A good ripper makes all the difference when transferring your CD tracks to MP3s. FreeRIP not only extracts and converts your audio tracks but also finds and downloads CD and track information and presents it in editable form right on the interface. It's easy to start right up with FreeRIP, but it includes a multi-language manual as well as tutorials and FAQs, if you should need them. FreeRIP supports the most common audio formats, not only MP3 but also FLAC, Ogg Vorbis, WMA, and WAV. It can also convert files between any two supported formats. Of course, FreeRIP can also play your files.
FreeRIP's nice-looking interface includes three tools: the Ripper, Converter, and Tagger. We loaded an audio CD in our burner's tray. FreeRIP scanned and displayed the contents, automatically retrieving the CD's meta tags and displaying them in the right-hand sidebar. The program's colorful toolbar accesses all necessary functions, including an Options Window, which is a compact pop-up for setting program preferences. FreeRIP offers many more data fields for both tracks and albums than most users will need, but those who do will appreciate not only the detailed tags but also how easy it is to enter and edit data. FreeRIP can rip your CD tracks and save them in the low-loss FLAC format, which preserves more of the original quality. You can play them on your PC in the high-quality format, and then convert them into MP3s for your portable player later on.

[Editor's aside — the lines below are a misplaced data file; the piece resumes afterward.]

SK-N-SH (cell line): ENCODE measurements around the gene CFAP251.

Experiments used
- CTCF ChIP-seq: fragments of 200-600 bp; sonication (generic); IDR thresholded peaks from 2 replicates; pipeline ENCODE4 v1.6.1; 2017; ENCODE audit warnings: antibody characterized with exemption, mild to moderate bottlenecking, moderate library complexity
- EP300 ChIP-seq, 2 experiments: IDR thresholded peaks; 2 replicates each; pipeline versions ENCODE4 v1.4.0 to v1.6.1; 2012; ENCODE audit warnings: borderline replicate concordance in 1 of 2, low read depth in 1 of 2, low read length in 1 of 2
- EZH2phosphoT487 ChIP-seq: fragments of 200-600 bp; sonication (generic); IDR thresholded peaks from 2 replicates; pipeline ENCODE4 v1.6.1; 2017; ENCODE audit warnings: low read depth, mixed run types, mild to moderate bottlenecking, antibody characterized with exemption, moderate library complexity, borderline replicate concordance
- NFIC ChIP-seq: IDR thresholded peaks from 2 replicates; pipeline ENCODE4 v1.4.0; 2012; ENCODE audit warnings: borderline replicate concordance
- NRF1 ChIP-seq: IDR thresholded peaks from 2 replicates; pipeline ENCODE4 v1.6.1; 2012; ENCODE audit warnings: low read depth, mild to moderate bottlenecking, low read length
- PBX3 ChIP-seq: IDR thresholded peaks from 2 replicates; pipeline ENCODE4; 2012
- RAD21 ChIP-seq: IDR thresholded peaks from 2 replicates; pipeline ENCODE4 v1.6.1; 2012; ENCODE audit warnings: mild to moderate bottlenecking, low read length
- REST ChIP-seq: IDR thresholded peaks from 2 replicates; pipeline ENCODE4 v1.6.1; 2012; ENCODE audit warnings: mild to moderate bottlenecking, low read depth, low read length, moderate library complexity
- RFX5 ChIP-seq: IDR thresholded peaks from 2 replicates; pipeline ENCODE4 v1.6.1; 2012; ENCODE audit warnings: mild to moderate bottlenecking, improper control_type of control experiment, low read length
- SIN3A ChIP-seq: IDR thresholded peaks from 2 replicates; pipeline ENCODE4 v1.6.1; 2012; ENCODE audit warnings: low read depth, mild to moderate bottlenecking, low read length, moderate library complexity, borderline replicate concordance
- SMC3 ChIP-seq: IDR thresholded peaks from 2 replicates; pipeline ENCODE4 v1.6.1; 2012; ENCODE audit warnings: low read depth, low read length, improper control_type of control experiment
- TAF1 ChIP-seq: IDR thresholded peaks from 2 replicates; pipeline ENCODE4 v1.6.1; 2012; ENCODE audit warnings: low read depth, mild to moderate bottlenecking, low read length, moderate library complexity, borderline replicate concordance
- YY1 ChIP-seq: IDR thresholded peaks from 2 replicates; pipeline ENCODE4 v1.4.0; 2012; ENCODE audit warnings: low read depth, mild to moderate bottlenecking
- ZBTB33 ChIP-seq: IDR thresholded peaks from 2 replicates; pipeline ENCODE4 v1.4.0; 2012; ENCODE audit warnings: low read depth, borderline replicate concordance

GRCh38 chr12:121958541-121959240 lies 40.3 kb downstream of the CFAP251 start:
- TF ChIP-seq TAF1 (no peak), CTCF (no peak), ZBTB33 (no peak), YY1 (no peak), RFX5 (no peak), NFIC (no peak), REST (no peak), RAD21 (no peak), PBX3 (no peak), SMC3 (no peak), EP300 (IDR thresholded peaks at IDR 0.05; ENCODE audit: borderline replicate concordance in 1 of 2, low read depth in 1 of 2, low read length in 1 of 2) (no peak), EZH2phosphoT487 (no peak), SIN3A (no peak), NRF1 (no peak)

We pressed the Rip CD button when we were ready, and FreeRIP processed our CD quickly, ripping and converting the batch of tracks one by one, and tracking the progress of each in a pop-up. If you have lots of CDs to rip and little time to do it, there's a paid upgrade, FreeRIP Pro, optimized for multicore CPUs. It offers faster ripping and other options, such as prioritization. But we had no problem with waiting a little longer, and the quality is the same, so we were perfectly happy with the freeware version of FreeRIP and the files it creates.